It’s not uncommon in today’s retail market that large companies who have been around for years are forced to file for bankruptcy. With growing competition from online retailers, including Amazon, stores have continued to see a decrease in foot traffic and overall sales. Retail stores have accrued debt from overstocking and increasing rent prices. If large, well known retailers such as Forever 21, Barneys New York, and Payless can’t beat the online retail presence, what does the future hold for smaller retailers?
Even with the upcoming holiday season, retail sales are projected to decline. According to theUS Commerce Department, retail sales fell in September by 0.3%, the first time since February. Concerns that manufacturing-led weakness and trade tariff challenges are hitting the broader market could potentially have a negative affect on consumers spending habits. If consumers decide to keep their spending to a minimum, retailers should prepare for the potential continuation of declining sales.
President Trump announced that Turkey’s tariff rate for steel products under the Section 232 would be returning to 50% in response to a military invasion from Turkey into Syria. The steel tariffs on Turkish steel was previously increased to 50% in August 2018 and then reduced back to 20% in May 2019.
In addition to the increased steel tariffs, the president advised that the U.S. will cease trade talks with Turkey and will impose additional sanctions. In May, the U.S. terminated Turkey’s participation in the Generalized Systems of Preferences (GSP).
After meeting with Vice Premier Liu He of the People’s Republic of China, President Trump announced in a news release on October 11, 2019 that the duty increase from 25% to 30% on List 1, 2, and 3 products would be suspended. A final decision will be made later regarding the additional duties scheduled to go into effect December 15, 2019 for List 4B commodities.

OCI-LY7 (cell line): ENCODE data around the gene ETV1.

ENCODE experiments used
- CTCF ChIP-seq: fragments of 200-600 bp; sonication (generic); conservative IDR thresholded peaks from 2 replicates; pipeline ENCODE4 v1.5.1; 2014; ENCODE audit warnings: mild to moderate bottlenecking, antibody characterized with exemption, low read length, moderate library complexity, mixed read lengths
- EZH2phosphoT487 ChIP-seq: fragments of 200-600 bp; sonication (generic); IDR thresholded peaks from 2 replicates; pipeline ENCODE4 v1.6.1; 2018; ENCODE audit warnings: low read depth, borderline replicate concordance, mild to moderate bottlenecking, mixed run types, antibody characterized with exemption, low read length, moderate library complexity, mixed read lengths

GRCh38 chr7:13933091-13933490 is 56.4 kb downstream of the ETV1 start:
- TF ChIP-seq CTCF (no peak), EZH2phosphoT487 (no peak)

Information regarding the phase one deal can be found in the White House news release here.
Following a World Trade Organization decision paving the way, the U.S. Trade Representative (“USTR”) has published a list of products form E.U. origin which will be subject to additional duty rates of 10% or 25% ad valorem, effective October 18, 2019.
We expect that a FEDERAL REGISTER notice will be published with the details including confirming the definition of the October 18 effective date; effective dates are commonly based on the date of entry.
As with other tariffs, close coordination with your carrier and EXPRESS representative is needed to avoid duties assessed to shipments arriving before the effective date. EXPRESS Trade Capital, Inc. is available to answer your questions, help assess impact to your business and discuss mitigation strategies. Reach out to us at email@example.com